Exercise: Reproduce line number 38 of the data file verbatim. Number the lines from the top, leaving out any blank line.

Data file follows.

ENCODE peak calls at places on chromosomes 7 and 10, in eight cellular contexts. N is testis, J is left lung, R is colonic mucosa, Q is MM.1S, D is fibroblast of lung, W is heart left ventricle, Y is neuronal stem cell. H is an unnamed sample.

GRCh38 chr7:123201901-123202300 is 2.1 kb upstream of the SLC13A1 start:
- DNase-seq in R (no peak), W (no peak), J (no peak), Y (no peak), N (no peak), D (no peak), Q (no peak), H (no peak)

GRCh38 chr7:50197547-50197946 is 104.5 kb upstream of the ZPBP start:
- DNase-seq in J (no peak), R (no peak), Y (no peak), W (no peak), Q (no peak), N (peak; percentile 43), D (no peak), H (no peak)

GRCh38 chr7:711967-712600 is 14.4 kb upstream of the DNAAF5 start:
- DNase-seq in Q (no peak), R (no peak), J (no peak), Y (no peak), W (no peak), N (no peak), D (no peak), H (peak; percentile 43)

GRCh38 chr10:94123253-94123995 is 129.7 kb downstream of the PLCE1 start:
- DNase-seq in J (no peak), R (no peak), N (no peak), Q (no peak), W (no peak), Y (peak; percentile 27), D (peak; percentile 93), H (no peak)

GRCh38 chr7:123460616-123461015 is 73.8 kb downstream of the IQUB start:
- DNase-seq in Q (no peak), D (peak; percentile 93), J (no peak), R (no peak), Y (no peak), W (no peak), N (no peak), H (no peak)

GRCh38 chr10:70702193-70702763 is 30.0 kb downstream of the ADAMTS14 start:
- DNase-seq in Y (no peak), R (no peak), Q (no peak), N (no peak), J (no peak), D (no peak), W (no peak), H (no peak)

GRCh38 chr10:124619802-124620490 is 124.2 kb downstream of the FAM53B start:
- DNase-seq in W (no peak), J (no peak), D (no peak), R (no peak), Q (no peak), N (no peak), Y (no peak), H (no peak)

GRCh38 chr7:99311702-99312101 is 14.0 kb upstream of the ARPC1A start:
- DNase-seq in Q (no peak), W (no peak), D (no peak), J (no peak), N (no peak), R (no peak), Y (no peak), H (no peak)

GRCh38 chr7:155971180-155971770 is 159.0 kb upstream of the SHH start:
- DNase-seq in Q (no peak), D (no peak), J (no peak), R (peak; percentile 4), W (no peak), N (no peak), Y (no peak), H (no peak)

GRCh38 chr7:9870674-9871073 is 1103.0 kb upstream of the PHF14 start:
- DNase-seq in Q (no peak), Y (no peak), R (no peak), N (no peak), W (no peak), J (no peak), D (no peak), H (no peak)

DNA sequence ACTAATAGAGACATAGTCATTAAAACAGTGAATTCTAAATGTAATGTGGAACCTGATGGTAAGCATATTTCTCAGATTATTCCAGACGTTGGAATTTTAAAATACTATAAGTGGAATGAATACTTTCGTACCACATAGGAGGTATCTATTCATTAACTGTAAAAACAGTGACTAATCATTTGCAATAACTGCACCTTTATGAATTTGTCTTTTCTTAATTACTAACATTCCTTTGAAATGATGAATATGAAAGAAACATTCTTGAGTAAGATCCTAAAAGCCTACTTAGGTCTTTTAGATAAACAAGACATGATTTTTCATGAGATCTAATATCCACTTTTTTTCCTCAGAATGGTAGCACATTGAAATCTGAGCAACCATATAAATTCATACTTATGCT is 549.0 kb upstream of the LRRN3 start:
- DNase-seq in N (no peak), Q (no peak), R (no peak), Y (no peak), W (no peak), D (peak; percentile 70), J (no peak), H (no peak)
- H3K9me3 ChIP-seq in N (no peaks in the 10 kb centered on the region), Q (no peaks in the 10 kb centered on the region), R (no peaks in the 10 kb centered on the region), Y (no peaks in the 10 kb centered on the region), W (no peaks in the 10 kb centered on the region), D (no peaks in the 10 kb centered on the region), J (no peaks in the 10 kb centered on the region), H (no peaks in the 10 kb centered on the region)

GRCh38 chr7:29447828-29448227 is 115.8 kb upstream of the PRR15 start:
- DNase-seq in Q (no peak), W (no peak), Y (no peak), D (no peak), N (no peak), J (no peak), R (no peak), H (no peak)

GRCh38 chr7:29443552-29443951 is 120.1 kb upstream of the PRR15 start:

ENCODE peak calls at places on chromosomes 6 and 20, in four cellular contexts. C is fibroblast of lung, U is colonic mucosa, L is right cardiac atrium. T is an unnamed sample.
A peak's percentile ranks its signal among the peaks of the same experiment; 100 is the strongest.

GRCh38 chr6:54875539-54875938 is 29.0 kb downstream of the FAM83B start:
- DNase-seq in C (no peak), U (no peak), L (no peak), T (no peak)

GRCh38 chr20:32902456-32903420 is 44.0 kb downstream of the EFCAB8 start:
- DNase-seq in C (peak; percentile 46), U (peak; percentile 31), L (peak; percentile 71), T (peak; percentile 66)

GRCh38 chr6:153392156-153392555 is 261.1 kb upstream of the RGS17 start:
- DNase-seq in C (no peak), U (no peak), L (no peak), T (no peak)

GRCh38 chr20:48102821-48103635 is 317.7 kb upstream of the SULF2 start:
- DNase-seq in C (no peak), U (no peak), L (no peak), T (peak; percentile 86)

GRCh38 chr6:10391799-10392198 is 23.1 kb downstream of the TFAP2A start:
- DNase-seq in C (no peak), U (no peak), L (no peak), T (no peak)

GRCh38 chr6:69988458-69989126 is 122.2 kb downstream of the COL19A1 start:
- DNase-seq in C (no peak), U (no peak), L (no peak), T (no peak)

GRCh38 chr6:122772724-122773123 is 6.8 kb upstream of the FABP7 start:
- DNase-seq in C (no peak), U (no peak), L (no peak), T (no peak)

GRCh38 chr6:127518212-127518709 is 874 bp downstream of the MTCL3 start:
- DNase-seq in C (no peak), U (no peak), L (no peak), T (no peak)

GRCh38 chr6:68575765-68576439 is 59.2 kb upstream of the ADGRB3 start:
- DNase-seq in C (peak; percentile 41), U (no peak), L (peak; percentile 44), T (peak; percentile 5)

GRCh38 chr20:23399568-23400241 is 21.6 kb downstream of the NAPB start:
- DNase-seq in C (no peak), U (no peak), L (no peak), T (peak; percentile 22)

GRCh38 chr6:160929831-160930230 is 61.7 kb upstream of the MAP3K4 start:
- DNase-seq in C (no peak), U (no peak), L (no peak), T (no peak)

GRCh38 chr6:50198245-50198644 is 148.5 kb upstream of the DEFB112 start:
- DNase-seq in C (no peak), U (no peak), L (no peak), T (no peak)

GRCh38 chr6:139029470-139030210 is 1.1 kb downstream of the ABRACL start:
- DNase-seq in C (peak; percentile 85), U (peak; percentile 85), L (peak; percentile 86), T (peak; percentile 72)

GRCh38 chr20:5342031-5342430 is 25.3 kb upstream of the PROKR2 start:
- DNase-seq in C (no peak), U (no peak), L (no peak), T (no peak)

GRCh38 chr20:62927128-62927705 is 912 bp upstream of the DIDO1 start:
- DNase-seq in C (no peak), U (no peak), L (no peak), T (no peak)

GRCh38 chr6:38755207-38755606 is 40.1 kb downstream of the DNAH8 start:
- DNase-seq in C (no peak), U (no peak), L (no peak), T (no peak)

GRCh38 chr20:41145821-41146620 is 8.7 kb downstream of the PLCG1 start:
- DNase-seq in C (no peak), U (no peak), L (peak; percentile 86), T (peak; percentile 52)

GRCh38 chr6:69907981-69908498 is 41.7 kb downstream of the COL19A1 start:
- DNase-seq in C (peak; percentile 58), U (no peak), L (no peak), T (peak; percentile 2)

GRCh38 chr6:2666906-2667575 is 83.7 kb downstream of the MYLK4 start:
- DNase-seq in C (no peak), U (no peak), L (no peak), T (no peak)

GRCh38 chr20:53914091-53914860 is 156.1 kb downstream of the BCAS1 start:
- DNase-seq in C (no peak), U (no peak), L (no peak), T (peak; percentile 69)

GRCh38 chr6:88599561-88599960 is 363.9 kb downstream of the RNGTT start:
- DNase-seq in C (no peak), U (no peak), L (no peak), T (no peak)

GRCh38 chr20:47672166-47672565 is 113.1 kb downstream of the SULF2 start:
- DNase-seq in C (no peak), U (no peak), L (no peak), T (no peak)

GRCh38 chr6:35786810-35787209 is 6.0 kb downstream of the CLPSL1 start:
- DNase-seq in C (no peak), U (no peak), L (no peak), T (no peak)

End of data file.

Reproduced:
GRCh38 chr6:10391799-10392198 is 23.1 kb downstream of the TFAP2A start: